President Donald Trump in the White House Situation Room.
FPI / January 9, 2020
U.S. intelligence services exposed Iran’s plan to retaliate for the killing of Qasem Soleimani and alerted the White House hours before Iran fired over a dozen missiles at targets in Iraq, reports say.
U.S. military leaders in Iraq were then able to safely evacuate all American personnel, leaving the missiles to strike only empty hangars.
The New York Times reported that, on Tuesday at 2 p.m. an urgent message, sometimes referred to in professional jargon as a "squawk", was issued. Subsequent warnings of possible Iranian retaliation to the killing of Soleimani came in. The scenarios included missile and rocket launches, attacks against American civilians in the Middle East, and even the possibility that large numbers of militia fighters would attack the Ein al-Assad base in western Iraq.
It was the latter threat that sent Vice President Mike Pence and national security adviser Robert O'Brien to the basement situation room in the West Wing in the White House. Shortly thereafter, President Donald Trump arrived after meeting the Greek prime minister.
Three hours later, Iran launched more than 15 ballistic missiles at two Iraqi bases, including Ein al-Assad itself, which houses about 1,000 American troops. The attacks ended without casualties.
"The early warning provided by intelligence helps explain in part why the missiles exacted a negligible toll, destroying only evacuated aircraft hangars as they slammed into the desert sand in barren stretches of the base," said the NY Times. "No Americans or Iraqis were killed or wounded, and Mr. Trump, who indicated to advisers he would prefer to avoid further engagement, was relieved."
The top U.S. military officer said on Wednesday that Iran’s missile attack had been intended to kill U.S. personnel as well as cause major damage at the al-Asaad airbase.
“I believe, based on what I saw and what I know, is that (the strikes) were intended to cause structural damage, destroy vehicles and equipment and aircraft and to kill personnel. That’s my own personal assessment,” Army Gen. Mark Milley, chairman of the Joint Chiefs of Staff, told reporters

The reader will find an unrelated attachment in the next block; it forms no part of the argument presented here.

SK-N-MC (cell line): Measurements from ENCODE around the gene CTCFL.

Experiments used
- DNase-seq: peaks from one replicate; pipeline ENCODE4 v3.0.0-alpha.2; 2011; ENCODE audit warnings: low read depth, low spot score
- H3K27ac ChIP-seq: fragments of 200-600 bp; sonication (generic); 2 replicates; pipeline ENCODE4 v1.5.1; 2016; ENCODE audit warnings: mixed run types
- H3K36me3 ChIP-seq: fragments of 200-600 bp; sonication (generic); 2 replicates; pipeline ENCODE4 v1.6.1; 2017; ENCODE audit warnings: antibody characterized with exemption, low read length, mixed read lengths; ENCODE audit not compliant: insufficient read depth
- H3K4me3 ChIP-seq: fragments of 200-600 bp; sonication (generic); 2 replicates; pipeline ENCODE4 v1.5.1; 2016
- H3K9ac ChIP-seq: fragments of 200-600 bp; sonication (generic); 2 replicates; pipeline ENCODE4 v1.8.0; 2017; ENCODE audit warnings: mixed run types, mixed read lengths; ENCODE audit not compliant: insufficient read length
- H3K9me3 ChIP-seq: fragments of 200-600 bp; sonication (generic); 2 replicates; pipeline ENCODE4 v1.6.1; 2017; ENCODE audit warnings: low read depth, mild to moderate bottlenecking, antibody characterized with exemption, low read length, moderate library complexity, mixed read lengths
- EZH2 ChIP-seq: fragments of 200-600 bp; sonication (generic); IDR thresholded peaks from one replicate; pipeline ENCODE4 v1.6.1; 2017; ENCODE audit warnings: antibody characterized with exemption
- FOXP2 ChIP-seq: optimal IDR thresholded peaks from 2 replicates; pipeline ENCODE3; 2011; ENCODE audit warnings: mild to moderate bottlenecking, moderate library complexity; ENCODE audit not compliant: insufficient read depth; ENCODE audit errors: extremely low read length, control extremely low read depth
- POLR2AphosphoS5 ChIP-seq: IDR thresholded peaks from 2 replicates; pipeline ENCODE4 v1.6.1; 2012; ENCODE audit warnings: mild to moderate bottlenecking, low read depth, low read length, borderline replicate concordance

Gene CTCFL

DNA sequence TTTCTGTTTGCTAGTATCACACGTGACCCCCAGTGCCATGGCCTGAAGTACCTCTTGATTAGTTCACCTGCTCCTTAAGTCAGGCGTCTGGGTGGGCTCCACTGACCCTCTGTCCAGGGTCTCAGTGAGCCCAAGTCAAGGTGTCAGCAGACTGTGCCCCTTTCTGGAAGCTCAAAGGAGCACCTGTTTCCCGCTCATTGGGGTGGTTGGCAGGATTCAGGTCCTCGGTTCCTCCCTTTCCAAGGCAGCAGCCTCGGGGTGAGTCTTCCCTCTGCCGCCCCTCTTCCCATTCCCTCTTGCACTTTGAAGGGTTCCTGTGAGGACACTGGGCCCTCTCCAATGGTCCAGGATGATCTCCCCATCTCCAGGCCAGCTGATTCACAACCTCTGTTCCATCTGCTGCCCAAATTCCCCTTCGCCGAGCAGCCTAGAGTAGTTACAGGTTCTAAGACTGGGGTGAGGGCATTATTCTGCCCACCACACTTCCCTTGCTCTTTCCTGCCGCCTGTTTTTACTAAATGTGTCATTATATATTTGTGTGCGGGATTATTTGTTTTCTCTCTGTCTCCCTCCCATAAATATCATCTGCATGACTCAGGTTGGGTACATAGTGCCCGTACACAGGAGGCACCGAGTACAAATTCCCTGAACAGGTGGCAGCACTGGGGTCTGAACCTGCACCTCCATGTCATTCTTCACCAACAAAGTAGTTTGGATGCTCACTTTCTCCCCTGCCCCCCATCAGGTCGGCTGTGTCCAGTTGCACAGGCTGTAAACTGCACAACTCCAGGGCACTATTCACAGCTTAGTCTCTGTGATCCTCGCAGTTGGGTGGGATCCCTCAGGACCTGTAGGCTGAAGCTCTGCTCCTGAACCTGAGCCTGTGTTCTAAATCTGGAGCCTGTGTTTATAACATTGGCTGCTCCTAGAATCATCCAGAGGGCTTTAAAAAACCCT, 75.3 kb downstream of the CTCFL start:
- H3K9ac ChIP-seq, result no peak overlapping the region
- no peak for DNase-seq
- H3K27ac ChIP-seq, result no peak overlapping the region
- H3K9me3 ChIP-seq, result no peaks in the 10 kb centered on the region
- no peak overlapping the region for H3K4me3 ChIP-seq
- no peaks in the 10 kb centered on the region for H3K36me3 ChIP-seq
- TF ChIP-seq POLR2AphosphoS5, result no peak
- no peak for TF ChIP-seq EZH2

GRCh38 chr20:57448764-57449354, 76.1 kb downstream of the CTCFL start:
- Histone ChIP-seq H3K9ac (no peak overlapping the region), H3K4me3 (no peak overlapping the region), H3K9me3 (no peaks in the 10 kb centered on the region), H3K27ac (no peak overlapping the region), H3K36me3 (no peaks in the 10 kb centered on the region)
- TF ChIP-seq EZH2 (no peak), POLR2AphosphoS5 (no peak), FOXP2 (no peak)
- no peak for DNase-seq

The United States told the United Nations on Wednesday that the killing of Soleimani was self-defense and made clear it could take additional action “as necessary” in the Middle East to protect U.S. personnel and interests.
In a letter to the UN Security Council, U.S. Ambassador Kelly Craft said the United States also stands “ready to engage without preconditions in serious negotiations with Iran, with the goal of preventing further endangerment of international peace and security or escalation by the Iranian regime.”
The killing of Soleimani in Baghdad was justified under Article 51 of the UN Charter, wrote Craft in the letter.
She added that “the United States is prepared to take additional actions in the region as necessary to continue to protect U.S. personnel and interests.”
Under Article 51, countries are required to “immediately report” to the 15-member Security Council any measures taken in exercising the right of self-defense. The United States used Article 51 to justify taking action in Syria against Islamic State militants in 2014.
Pence said on Wednesday the United States has received intelligence that Iran has asked its allied militias not to attack U.S. targets.
"We're receiving some encouraging intelligence that Iran is sending messages to those very same militias not to move against American targets or civilians, and we hope that that message continues to echo," Pence said in an interview with CBS News.
Pence also said he believes Americans are "safer today" after Trump ordered the air strike that killed Soleimani.
"I believe we are safer today than before President Trump ordered our military to take out Qasem Soleimani," Pence said, adding, "the challenge we face now is that Qasem Soleimani was in fact the primary leader of those Iranian sponsored militias across northern Iran and their influence in Syria as well, but we're sending a very clear message as we did with those five airstrikes to militia bases... that we will not tolerate violence."
Free Press International